The following was written by Darien High School senior Libby Markham this summer for the Medill School of Journalism at Northwestern University.

In the wake of this year’s mass shootings, Darien High School has been faced with the question of how to create a safer learning environment. On Aug. 23, Education Secretary Betsy DeVos was reported to have proposed using over $1 billion of federal funds to put more guns in schools. It is crucial to acknowledge that Trump’s and DeVos’s proposal of arming teachers is a problematic and unrealistic approach, and instead DHS should focus on mental health support for students and faculty and advocate for stricter gun laws and enforcement.

Arming qualified teachers with firearms would not curb gun violence in schools because of the evident correlation between gun ownership and gun deaths. With higher gun ownership rates in certain states, gun murder rates can be up to 114% higher than in states with lower ownership rates, according to Mother Jones. Arming teachers would only increase gun ownership and continue the cycle of gun violence.

Evidence suggests that armed guards in schools do little to deter or prevent school shootings, so armed teachers may have no significant benefits. Gun violence has occurred in at least 68 schools that had an armed guard or a police officer, according to the Washington Post. There have also been several accounts of these highly trained individuals making mistakes that have lead to injured students and faculty. Arming teachers, who will not be as thoroughly trained as the guards and officers who are tasked with keeping the school safe, leaves room for a lot of accidents that could cost lives.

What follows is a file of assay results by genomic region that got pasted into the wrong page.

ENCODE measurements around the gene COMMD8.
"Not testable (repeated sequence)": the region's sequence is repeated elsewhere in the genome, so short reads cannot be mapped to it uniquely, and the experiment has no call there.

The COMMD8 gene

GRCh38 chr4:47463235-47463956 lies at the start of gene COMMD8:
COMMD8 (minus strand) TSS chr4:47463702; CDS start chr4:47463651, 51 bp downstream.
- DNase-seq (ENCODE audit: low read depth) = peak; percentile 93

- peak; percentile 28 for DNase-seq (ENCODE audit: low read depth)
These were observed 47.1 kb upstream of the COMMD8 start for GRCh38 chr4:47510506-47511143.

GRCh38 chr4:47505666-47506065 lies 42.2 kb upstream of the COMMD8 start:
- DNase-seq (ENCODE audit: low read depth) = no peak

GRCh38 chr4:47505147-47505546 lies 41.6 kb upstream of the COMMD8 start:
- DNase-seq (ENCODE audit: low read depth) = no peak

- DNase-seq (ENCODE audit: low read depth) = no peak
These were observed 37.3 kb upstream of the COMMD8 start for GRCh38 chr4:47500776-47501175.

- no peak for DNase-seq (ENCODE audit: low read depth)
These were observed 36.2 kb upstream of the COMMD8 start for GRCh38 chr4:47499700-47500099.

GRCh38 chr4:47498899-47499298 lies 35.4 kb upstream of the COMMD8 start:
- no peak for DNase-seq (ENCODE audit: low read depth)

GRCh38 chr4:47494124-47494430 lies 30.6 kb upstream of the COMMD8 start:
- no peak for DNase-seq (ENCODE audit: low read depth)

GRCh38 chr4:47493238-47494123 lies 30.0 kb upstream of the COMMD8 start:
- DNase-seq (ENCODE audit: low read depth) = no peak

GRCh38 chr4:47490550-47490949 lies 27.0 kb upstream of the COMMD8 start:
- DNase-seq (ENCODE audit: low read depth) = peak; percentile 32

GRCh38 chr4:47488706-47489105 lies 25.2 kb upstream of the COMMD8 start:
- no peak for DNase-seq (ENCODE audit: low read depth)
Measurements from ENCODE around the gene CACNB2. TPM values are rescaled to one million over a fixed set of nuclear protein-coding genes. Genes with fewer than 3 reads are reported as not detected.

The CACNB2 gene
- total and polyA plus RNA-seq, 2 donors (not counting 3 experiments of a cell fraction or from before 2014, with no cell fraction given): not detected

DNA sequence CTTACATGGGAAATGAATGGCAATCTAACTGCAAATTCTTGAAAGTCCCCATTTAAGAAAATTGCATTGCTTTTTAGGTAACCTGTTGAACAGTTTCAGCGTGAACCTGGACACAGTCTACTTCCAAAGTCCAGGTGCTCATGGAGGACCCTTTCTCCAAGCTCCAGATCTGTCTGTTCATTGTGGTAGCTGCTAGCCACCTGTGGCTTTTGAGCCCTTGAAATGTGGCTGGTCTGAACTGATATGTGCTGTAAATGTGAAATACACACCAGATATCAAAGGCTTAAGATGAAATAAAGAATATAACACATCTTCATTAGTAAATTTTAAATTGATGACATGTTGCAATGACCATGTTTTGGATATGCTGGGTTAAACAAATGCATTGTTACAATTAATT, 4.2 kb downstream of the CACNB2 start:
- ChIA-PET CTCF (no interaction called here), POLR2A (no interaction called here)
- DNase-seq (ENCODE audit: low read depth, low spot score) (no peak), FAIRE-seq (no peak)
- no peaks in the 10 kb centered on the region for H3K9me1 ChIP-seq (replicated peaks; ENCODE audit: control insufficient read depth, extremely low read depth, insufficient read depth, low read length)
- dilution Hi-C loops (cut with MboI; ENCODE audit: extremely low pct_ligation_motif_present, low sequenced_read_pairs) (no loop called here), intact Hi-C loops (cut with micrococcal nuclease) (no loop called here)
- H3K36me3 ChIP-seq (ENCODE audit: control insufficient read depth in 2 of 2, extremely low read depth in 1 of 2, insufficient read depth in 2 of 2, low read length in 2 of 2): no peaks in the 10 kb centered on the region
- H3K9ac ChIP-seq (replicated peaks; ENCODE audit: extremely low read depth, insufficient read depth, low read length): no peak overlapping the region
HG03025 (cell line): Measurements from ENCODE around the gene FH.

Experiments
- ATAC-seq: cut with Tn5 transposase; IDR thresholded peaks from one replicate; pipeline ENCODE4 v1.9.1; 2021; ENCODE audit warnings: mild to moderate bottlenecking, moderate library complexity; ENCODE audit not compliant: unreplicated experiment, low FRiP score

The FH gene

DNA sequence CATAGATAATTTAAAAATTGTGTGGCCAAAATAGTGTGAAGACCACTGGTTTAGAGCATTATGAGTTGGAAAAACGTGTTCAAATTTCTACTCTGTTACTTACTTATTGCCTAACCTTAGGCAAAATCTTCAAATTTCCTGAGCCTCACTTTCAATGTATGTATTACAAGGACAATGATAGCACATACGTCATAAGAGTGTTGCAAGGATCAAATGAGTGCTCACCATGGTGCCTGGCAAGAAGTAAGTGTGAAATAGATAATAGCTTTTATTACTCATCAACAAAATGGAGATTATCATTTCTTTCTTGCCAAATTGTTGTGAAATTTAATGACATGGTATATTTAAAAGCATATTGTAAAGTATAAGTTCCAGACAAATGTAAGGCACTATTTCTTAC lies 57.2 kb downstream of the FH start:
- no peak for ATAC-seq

Another significant consequence of arming teachers is creating a negative impact on the learning environment that is crucial to DHS. School should continue to be a place where students feel like a part of the community, and it should continue to promote an inclusive and safe environment. If teachers were given firearms, this type of environment would not be possible. Students learn best when they have a healthy relationship with their teachers and feel connected to the school community, according to Patricia Jennings, a University of Virginia associate professor and expert on teacher stress. With armed teachers, DHS would lose a sense of community that is so valuable.

While people see arming teachers as at least a step in the right direction, it isn’t responsible to take such a drastic step without looking at the dangers that this decision may create. It’s understandable that safety is a priority in high schools, but it’s crucial to acknowledge what we will lose as a school and as a nation if teachers are armed. Do we want students to fear their teachers? Should teachers be expected to kill? Instead of arming teachers, the Darien community should address the mental health of students and faculty and promote a positive learning environment, and people should continue to advocate for stricter gun laws on a national level. The future of schools and learning is at stake.